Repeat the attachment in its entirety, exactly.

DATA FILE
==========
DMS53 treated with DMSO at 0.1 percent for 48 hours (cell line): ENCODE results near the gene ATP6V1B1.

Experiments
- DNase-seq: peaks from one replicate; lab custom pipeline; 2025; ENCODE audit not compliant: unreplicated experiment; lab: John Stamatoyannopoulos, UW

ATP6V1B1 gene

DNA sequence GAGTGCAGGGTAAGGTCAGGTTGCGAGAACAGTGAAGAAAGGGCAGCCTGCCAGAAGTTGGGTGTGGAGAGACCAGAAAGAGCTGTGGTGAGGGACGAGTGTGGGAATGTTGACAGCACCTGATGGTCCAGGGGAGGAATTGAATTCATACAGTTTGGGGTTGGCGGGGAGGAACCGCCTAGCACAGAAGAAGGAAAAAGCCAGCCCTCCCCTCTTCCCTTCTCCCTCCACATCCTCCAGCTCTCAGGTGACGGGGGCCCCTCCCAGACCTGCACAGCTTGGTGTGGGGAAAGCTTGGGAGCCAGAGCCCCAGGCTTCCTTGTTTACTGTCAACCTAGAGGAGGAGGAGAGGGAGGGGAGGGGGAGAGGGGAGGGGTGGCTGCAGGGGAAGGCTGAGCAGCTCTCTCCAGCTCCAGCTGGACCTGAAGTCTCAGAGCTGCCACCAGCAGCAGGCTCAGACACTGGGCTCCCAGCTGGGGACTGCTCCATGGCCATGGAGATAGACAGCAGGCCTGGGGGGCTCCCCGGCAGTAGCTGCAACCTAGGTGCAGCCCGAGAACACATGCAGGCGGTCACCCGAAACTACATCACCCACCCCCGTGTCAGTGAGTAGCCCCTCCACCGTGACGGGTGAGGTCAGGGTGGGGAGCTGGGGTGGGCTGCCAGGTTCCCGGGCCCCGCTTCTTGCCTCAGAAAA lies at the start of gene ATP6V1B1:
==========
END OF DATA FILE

DMS53 treated with DMSO at 0.1 percent for 48 hours (cell line): ENCODE results near the gene ATP6V1B1.

Experiments
- DNase-seq: peaks from one replicate; lab custom pipeline; 2025; ENCODE audit not compliant: unreplicated experiment; lab: John Stamatoyannopoulos, UW

ATP6V1B1 gene

DNA sequence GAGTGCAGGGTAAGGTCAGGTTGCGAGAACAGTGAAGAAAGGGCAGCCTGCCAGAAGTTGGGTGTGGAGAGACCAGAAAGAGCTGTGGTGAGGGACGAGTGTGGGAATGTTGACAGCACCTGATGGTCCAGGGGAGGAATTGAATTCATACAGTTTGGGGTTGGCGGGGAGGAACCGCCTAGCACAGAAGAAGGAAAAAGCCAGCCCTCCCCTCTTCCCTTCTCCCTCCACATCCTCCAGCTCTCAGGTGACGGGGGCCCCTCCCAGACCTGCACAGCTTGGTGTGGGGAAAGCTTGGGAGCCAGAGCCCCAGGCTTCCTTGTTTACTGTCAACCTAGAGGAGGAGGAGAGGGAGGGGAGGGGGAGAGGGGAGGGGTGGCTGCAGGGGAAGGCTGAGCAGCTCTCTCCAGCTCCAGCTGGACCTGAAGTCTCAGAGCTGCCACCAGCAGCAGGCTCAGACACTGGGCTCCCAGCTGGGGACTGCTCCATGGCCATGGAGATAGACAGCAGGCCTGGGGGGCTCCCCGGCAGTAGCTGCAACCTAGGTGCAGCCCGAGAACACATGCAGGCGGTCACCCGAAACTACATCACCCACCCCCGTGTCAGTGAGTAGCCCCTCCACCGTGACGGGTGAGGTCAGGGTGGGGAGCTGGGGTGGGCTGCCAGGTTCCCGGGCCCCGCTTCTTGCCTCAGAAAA lies at the start of gene ATP6V1B1: